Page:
And while you're at it, check out Don Hall's latest post "Like Square Pegs in Round Holes" and do some serious thinking about what he says. Is it possible, or even desirable, for theatre artists to focus only on creating art?

Joy and Pain

A tangent: teaching acting. If I were setting up an acting curriculum, I would have students spend the first semester watching the following video and trying to reproduce it themselves. Watch:

I'd have students pay particular attention to the older brother -- how he clearly went from laughing to surprise at how much it hurt to the realization that it was hurting A LOT - and then back to neutral again when his attention is drawn to the TV! It seems to me that this is the foundation of all great acting: portraying clearly on one's face and in one's body the changing thoughts and emotions of a character. Then I would have students spend time paying attention to the baby -- the pure joy that goes across his face.

Sounds easy, right? I mean, how much time would this take for students to accomplish? Well, watch some attempts, and compare them to the original:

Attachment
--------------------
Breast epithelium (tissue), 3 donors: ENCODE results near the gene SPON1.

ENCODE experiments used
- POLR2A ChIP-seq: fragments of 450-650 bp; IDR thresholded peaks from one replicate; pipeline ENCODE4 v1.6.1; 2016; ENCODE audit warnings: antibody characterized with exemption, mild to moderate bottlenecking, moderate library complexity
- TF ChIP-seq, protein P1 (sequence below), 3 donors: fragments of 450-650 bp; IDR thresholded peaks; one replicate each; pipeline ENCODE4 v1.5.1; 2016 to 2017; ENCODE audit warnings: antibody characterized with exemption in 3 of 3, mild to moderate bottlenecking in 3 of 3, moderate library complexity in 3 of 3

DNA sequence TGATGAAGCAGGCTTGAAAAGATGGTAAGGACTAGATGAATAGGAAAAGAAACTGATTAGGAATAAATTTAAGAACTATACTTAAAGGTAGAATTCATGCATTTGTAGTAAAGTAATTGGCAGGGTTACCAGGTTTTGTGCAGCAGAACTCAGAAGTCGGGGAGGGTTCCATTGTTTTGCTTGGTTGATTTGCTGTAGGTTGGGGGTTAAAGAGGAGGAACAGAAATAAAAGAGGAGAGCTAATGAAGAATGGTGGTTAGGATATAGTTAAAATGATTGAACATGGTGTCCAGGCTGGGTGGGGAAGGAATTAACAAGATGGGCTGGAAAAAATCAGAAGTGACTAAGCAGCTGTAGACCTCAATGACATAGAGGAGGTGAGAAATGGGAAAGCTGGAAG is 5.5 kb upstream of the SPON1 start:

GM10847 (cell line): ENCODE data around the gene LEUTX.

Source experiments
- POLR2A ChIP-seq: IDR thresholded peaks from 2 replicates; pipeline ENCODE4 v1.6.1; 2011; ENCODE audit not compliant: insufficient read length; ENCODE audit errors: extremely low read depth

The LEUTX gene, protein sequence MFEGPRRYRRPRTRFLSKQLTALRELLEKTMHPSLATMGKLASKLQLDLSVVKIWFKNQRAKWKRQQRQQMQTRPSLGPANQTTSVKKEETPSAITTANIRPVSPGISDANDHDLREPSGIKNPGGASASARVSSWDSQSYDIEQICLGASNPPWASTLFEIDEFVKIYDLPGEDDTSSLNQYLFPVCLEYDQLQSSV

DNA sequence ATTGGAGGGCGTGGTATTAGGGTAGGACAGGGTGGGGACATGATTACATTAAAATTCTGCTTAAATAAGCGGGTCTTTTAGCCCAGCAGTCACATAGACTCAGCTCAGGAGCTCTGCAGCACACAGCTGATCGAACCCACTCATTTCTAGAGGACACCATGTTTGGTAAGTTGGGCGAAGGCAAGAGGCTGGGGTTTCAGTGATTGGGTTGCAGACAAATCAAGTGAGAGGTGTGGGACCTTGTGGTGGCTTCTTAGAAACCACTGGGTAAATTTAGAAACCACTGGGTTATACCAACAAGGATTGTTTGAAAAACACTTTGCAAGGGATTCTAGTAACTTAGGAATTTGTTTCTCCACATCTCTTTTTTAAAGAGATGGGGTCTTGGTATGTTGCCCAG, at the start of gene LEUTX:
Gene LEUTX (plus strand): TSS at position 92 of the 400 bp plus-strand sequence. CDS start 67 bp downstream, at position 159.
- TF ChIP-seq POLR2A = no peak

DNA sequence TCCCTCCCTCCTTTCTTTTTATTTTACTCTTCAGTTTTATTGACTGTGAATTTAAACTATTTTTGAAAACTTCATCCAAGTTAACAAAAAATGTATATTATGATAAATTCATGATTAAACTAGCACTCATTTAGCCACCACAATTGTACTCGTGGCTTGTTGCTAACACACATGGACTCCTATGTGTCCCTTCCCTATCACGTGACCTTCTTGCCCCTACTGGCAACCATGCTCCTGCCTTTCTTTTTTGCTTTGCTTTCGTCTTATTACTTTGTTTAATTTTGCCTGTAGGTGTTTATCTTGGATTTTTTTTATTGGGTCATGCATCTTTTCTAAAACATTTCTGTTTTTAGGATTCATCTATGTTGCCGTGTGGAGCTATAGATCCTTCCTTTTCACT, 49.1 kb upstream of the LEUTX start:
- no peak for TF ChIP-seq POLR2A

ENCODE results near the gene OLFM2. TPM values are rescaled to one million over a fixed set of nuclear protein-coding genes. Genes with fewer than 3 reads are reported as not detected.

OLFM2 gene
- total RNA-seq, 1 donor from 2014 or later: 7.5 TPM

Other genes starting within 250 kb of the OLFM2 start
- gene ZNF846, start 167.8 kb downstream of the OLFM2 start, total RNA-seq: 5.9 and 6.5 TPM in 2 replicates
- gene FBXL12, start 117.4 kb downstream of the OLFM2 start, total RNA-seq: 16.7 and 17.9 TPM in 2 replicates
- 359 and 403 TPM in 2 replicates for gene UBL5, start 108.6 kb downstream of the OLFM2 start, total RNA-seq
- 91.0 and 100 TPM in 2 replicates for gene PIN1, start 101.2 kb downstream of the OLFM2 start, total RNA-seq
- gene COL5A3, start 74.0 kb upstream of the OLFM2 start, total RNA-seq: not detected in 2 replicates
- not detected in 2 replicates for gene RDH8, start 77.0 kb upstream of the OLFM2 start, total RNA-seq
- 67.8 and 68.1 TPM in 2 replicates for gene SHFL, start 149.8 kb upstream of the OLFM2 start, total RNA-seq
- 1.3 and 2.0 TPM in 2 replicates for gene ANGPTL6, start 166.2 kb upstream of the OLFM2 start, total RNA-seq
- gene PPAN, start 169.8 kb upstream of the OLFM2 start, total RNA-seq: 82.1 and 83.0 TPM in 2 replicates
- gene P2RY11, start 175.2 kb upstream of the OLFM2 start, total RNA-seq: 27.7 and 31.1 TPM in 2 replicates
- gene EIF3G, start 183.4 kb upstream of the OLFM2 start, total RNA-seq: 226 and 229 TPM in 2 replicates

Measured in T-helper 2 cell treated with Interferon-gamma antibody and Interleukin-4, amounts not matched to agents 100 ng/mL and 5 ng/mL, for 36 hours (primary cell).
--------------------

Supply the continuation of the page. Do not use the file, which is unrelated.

And this:

It's not easy. But it is crucial to acting. If you watch one of the first scenes of The Godfather, you will…

Obama's Arts Policy

Courtesy the Community Arts Network blog:

Guardian Article

Thanks to Sarah McLellan for forwarding this article from the Guardian on "Rural Theatre's Radical Force."

Fear of Falling Off the Map

OK, let's start exploring the ins and outs of a new model for regional theatre, keeping in mind the goals described in the post above. From here on out, my steps will be more tentative, since we will be going in new directions where our thought experiments may be contradicted by so-called Conventional Wisdom. While there may be some data that we can use to bolster our ideas, and I will try to locate data to do that, some of what follows may be based on conjecture. All I can ask is that you give the conjecture a fighting chance in the war against Conventional Wisdom. (If you want to see how Conventional Wisdom works against innovation, read Jason Grote's "Long Overdue Response on New Play Development," paying particular attention to the reasons offered as to why his play 1001 couldn't succeed outside of Denver.)